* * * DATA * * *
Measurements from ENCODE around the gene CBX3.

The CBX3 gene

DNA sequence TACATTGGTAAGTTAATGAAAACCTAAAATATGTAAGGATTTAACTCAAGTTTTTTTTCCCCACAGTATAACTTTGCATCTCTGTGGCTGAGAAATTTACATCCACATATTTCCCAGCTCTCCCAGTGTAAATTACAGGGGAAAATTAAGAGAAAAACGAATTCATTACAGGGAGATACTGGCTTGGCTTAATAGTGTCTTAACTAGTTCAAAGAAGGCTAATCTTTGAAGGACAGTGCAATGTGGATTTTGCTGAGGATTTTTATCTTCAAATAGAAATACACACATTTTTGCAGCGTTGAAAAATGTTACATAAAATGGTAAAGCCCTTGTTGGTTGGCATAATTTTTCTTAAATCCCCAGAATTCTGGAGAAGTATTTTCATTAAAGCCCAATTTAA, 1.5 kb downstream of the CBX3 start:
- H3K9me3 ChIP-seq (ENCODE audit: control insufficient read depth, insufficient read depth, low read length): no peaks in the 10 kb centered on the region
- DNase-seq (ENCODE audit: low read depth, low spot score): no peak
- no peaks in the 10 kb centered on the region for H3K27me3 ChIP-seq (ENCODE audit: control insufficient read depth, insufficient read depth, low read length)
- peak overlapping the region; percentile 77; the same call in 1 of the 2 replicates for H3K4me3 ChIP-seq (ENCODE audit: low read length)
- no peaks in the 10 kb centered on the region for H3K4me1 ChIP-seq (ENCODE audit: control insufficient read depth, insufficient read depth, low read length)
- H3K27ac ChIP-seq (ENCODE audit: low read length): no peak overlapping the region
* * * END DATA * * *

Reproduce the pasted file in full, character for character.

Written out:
Measurements from ENCODE around the gene CBX3.

The CBX3 gene

DNA sequence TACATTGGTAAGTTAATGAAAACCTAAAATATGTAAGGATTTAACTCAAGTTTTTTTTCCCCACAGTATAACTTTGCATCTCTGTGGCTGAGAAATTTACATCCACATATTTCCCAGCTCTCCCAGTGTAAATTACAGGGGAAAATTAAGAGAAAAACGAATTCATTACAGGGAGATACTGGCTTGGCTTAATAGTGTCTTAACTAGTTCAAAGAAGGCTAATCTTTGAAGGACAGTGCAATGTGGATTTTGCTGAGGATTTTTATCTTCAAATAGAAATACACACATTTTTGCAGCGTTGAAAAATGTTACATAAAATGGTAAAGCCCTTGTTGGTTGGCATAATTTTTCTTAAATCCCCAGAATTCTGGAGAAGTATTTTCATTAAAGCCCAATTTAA, 1.5 kb downstream of the CBX3 start:
- H3K9me3 ChIP-seq (ENCODE audit: control insufficient read depth, insufficient read depth, low read length): no peaks in the 10 kb centered on the region
- DNase-seq (ENCODE audit: low read depth, low spot score): no peak
- no peaks in the 10 kb centered on the region for H3K27me3 ChIP-seq (ENCODE audit: control insufficient read depth, insufficient read depth, low read length)
- peak overlapping the region; percentile 77; the same call in 1 of the 2 replicates for H3K4me3 ChIP-seq (ENCODE audit: low read length)
- no peaks in the 10 kb centered on the region for H3K4me1 ChIP-seq (ENCODE audit: control insufficient read depth, insufficient read depth, low read length)
- H3K27ac ChIP-seq (ENCODE audit: low read length): no peak overlapping the region